One of the best things that we did after having our first child was we put in a sandbox.
I am not talking about one of those turtle styled plastic things that you can buy at Walmart with the fake sand. That’s not a sandbox.
I am referring to a monster (2) tractor bucket load of sand holding sandbox. Mounded high it was the focal point of our backyard, and of our life, for a blink.
Other than a small window of time each winter when there was too much snow and cold outside to find the sand underneath, there always seemed to be a child in it, working away, diligently on a project..
From the time Tyler could walk he was out in that sandbox managing and being busy.
Then Jacob came along. He watched Tyler, from our arms, and soaked it all in until he could get in and play in the dirt.
And Sam, well, I don’t really remember when he wasn’t in it. Always in the middle with disgruntled brothers who were trying to make him understand that he couldn’t just walk in the middle of their fields. “There is a tile line there, Sam.”
In the early days, there was a new project everyday. Tyler could talk so he gave the orders and Jacob just did the work. So important he felt to be working alongside his big brother; red grease rags hanging out of their back pockets (just like dad).
It became a well oiled machine of productivity. Farms in every corner, roadways, fields… a mini Tiashoke Farm.
My kids went out in the morning, before breakfast, anxious to get their morning chores done in the dirt. They took play well into the dark during the fall evenings before supper. Luckily it was close to the house so we could have the spotlight on and I could easily keep tabs, going back and forth between stove and back porch counting heads. There was a well worn path in that old linoleum floor.
Dad would come down from the barn and they would show him what they had been working on, reporting like project managers to their boss—it was so cute.
They learned how to work together, they learned their roles of director, worker bee, and curmudgeon at times.
The orange Hitachi excavator became the focal point of each day’s work. Compromising was a challenge at times for this piece…somehow, though, the oldest brother always seemed to take command of it. Hmmm, how was that Tyler?
Lunches were taken out there more often than not in the summer. And wash hands? Nah, it’s all good. Why disrupt happiness? Sand gave their food texture and flavor that I am most certain most other kids never got a chance to taste.
They were dirty most of the time, but I got very good at dipping kids in the pool or sink and was really fast with a washcloth between their chubby little kid fingers before naps.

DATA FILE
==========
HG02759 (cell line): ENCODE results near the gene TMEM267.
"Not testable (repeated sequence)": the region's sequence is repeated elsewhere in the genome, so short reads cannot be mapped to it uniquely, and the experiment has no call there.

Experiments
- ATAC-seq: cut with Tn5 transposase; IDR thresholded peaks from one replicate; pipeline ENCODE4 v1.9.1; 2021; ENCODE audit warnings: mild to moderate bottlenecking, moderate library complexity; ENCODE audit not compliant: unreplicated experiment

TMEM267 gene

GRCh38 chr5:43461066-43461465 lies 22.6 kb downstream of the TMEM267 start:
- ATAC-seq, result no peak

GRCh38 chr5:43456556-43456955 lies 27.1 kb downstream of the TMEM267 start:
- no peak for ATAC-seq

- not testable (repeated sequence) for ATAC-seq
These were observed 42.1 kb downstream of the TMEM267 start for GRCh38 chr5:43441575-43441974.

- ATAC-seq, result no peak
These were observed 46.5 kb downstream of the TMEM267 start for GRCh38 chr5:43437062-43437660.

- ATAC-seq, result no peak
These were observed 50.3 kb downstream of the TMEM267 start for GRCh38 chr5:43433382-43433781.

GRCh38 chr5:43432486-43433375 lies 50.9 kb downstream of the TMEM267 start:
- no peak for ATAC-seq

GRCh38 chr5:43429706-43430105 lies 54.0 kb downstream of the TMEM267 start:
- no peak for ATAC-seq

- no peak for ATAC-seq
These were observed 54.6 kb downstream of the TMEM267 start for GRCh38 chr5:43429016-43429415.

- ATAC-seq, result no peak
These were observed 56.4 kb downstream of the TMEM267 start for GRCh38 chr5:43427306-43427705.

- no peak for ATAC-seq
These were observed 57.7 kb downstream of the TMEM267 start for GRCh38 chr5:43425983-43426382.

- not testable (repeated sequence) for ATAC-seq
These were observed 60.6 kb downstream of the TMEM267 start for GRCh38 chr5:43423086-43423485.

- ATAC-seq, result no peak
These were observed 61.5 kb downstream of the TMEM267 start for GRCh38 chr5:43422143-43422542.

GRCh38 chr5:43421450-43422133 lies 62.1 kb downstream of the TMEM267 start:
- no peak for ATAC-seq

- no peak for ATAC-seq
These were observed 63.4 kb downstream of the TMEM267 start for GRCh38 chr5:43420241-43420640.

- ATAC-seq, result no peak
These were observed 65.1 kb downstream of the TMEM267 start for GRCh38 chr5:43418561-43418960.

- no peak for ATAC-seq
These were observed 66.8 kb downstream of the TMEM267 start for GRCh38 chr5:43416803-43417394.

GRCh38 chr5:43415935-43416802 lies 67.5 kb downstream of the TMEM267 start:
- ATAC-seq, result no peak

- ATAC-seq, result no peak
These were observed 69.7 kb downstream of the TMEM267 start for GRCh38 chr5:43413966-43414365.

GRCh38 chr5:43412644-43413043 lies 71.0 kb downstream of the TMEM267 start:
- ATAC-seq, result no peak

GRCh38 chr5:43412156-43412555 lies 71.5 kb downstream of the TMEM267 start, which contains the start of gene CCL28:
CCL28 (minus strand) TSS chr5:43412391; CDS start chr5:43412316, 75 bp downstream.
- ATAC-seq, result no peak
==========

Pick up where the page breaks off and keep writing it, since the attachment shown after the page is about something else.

The amount of sand that came into the back porch on a daily basis could have been resold. Dirty knees, muddy boots, and drawers filled with dirt.. there was plenty. I wouldn’t have traded it for the world.
And, oh, what a great day it was when dad came down from up back with a fresh load of freestall sand just to top things off.
They fought over toys, they compromised on where to put roadways and they got frustrated with each other. And yet together, they lugged buckets and buckets of water to make rivers and irrigation ponds.
Who knew that sand needed to be wet to make the wheels roll on their tractors? I always wondered why they were back and forth to the spickett so much.
When I think back to it, it was the sand box that allowed them to get all of that boy energy out. By the time they came in for breakfast, a nap, or for dinner, they were mentally exhausted from working and planning so hard out in their sandbox. It transferred into physical exhaustion…and kids that were quiet and content when they were inside.
I think that they felt good because they had accomplished so much, outside in their little world. Even kids like to feel productive.
It was the sandbox that made parenting my children so manageable.
Even now (2 teenagers and a 10 year old) when I see them working together, all I see is their play in the sandbox. Working on a plan, carrying it out, and getting it done together.
They are onto much bigger “toys” now; pack trackers, excavators, and trucks. In much larger fields and with more people “playing” they are applying those lessons learned not too many years ago. How thankful I am..
When I see parents of young children, especially boys, I always ask if they have a sandbox. A BIG sandbox.
Let them play with dirt, lots of dirt, alongside each other every day, and they will thrive.
In and out of the sandbox…